A set of language rule written to help speakers learn a foreign langiage or a different dialect of their language.
Teaching grammar state explicity the rule of the language, list the word and their pronunciations, and aid in learning a new language or dialect.
Teaching grammar assume that the student already knows one language an compares the grammar of the target language with the grammar of the native language.
Although teaching grammar might be considered prescriptive in the sense that they attempt to teach the student what is or is not a grammatical construction in the new language, their aim is different from grammars that attempt to change the rule or usage of a language already learned.
Grammar includes everything speakers know about their language - the sound system, called phonology; the system of meaning, called semantics: the rule of word formation, called morphology; and the rule of sentence formation, called syntax; the vocabulary of word <lexicon>
Our aim is more in keeping with that stated in 1784 by the grammarian John Fell in Essay towards an English Grammar: “ It is certainly the business of a grammarian to find out, and not to make, the laws of a language”
The laws of all language represent the universal properties of all language constitute a universal grammar.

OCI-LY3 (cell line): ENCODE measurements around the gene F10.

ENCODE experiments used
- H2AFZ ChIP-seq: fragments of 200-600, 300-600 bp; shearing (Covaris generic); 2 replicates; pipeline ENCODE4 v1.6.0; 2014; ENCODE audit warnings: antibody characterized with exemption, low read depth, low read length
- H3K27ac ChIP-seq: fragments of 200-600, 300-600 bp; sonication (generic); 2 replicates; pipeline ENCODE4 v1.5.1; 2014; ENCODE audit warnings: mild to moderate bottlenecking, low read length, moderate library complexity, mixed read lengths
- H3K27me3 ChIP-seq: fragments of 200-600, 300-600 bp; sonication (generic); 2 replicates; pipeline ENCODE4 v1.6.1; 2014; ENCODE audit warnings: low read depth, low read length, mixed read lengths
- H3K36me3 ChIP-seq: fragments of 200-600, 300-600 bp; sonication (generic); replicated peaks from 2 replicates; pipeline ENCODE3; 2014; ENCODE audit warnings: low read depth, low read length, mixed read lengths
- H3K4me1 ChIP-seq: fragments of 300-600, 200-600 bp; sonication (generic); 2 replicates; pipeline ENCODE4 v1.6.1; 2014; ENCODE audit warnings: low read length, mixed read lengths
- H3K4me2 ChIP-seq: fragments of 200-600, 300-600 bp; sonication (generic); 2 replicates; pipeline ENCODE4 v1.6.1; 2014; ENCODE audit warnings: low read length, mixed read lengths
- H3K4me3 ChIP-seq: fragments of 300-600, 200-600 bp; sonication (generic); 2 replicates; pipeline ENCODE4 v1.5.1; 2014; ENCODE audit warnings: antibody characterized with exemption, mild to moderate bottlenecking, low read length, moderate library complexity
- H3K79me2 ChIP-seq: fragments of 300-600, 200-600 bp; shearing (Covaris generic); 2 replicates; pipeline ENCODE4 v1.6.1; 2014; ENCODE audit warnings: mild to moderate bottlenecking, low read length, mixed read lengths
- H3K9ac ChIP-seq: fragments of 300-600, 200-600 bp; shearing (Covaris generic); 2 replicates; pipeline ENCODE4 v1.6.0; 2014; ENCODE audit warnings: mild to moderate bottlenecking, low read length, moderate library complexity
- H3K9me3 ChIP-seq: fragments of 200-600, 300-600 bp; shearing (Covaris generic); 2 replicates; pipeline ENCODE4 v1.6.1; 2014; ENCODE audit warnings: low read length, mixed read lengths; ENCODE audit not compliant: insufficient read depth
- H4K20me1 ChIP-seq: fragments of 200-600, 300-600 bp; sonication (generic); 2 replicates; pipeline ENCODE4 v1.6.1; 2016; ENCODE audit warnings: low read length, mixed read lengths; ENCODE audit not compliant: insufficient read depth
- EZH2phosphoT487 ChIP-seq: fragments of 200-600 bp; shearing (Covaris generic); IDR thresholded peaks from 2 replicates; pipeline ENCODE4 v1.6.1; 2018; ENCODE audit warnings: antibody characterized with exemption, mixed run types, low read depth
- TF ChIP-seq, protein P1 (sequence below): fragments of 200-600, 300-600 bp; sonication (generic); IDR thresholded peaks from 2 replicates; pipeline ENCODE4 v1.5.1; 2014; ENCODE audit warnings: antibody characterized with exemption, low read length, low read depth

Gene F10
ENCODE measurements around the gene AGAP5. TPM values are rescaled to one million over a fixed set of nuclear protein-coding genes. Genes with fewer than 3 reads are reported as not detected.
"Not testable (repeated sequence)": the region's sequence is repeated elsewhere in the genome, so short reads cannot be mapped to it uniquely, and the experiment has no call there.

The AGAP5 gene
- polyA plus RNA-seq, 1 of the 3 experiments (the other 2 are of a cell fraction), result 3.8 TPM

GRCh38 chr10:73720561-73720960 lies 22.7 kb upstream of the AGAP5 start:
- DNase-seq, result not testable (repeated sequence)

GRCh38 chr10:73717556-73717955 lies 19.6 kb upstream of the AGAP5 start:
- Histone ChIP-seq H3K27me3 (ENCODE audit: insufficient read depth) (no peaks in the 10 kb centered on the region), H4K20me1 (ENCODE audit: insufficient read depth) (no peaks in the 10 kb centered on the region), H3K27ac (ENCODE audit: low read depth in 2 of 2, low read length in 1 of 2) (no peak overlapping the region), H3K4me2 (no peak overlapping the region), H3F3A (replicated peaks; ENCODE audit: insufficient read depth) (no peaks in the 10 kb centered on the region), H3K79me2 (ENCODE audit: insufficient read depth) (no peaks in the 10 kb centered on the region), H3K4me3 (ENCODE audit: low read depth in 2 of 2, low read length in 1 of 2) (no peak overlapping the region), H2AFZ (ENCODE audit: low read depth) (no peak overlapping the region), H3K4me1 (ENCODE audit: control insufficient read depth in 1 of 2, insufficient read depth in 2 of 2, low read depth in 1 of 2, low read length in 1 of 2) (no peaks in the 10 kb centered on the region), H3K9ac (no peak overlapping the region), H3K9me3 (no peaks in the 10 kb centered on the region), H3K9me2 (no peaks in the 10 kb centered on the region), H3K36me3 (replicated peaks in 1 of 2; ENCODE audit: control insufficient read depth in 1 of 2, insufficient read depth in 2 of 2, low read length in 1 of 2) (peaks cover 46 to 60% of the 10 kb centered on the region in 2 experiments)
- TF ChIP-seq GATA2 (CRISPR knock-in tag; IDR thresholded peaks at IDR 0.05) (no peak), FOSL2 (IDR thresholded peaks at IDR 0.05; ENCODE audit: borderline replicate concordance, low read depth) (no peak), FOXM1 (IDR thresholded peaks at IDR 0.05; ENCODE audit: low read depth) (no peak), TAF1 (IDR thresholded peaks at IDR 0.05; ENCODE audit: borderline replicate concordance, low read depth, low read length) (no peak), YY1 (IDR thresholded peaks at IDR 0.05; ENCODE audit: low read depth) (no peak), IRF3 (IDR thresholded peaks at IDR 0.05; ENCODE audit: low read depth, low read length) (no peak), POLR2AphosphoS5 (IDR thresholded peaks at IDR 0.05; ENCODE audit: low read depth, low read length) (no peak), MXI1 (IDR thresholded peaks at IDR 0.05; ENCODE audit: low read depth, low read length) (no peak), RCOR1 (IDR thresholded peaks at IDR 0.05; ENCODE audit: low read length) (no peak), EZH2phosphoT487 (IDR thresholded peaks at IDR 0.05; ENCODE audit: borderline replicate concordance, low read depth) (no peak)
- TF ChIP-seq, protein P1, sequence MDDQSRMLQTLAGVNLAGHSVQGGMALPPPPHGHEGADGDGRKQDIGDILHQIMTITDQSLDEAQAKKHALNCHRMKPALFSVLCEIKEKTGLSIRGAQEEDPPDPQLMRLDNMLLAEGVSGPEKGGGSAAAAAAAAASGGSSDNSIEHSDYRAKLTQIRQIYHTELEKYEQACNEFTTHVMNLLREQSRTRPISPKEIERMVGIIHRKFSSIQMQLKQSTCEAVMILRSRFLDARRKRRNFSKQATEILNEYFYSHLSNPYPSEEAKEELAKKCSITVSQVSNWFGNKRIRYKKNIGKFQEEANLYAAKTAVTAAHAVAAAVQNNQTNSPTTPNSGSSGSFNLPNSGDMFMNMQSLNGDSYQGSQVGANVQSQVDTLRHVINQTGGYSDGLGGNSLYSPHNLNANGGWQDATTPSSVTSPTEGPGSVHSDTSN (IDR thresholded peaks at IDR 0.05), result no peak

According to Noam Chomsky, there is a universal grammar that is part the human biologically endowed language faculty.
Chomsky states that a universal grammar is a system of principles which characterizes the class of possible grammars by specifying how particular grammars are organized <what are the components and their relations> how the different rule of these components are constructed. How they interact, and so on.
The major aim of linguistic theory is to discover the nature of this universal grammar whose principles characterize all human language.
The linguists “goal is to discover the laws of human language” as the physicists’ goal is to discover the” laws of the physical universal”
The complexity of language, a product of the human brain, undoubtedly means this goal will never be fully achieved.
All scientific theories are incomplete, and new hypotheses must be propose to account for new data.
Theories are continually changing as new discoveries are made.
The linguistic theory of universal grammar will shed new light on the nature of human lamguage.
The Development of Grammar
Linguistic theory is concerned not only with describing the knowledge that an adult speaker has of his or her language, but also with explaining hoe that knowledge is acquired.
A child can acquire any language he is exposed to with comparable ease.
Common Characteristics of how children learn their native language
Children learn language with ease and a relatively short period of time.
They can learn a language without any specific language instruction.
Children pass through other linguistic stages on their way to adult like competence.
All children start out by using one word at a time .
Then, they combine words into simple sentences.
Certain parts of the sentence may be missing. For example, a child may say Cathy build house instead f Cathy is building the house.
By about age five children speak a language that is almost indistinguishable from the language of the adults around them.
How children accomplish the remarkable cognitive achievement is a topic of interest to linguists.
The child’s success, as well as the uniformity of the acquisition process, point to a substantial innate component of language development.